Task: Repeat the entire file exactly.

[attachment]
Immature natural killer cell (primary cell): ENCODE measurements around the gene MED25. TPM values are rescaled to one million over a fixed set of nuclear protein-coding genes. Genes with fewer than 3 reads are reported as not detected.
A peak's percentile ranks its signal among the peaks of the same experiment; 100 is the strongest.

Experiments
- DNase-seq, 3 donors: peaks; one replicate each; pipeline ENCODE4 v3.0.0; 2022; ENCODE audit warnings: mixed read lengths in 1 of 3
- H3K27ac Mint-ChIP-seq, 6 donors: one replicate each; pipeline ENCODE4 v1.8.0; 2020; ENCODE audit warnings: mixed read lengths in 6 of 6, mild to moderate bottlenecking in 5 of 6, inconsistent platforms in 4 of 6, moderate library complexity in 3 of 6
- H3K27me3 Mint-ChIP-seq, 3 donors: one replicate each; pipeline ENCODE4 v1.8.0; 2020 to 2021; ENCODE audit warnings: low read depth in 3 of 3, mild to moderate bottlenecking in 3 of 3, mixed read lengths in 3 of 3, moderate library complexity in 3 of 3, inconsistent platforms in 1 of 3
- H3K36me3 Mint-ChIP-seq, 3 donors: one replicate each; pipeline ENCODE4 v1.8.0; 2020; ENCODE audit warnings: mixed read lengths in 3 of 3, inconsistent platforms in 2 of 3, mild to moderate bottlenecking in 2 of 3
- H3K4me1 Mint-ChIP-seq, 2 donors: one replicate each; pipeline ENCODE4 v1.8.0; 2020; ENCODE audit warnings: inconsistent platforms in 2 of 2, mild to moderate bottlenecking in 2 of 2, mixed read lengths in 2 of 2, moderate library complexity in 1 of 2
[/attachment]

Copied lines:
Immature natural killer cell (primary cell): ENCODE measurements around the gene MED25. TPM values are rescaled to one million over a fixed set of nuclear protein-coding genes. Genes with fewer than 3 reads are reported as not detected.
A peak's percentile ranks its signal among the peaks of the same experiment; 100 is the strongest.

Experiments
- DNase-seq, 3 donors: peaks; one replicate each; pipeline ENCODE4 v3.0.0; 2022; ENCODE audit warnings: mixed read lengths in 1 of 3
- H3K27ac Mint-ChIP-seq, 6 donors: one replicate each; pipeline ENCODE4 v1.8.0; 2020; ENCODE audit warnings: mixed read lengths in 6 of 6, mild to moderate bottlenecking in 5 of 6, inconsistent platforms in 4 of 6, moderate library complexity in 3 of 6
- H3K27me3 Mint-ChIP-seq, 3 donors: one replicate each; pipeline ENCODE4 v1.8.0; 2020 to 2021; ENCODE audit warnings: low read depth in 3 of 3, mild to moderate bottlenecking in 3 of 3, mixed read lengths in 3 of 3, moderate library complexity in 3 of 3, inconsistent platforms in 1 of 3
- H3K36me3 Mint-ChIP-seq, 3 donors: one replicate each; pipeline ENCODE4 v1.8.0; 2020; ENCODE audit warnings: mixed read lengths in 3 of 3, inconsistent platforms in 2 of 3, mild to moderate bottlenecking in 2 of 3
- H3K4me1 Mint-ChIP-seq, 2 donors: one replicate each; pipeline ENCODE4 v1.8.0; 2020; ENCODE audit warnings: inconsistent platforms in 2 of 2, mild to moderate bottlenecking in 2 of 2, mixed read lengths in 2 of 2, moderate library complexity in 1 of 2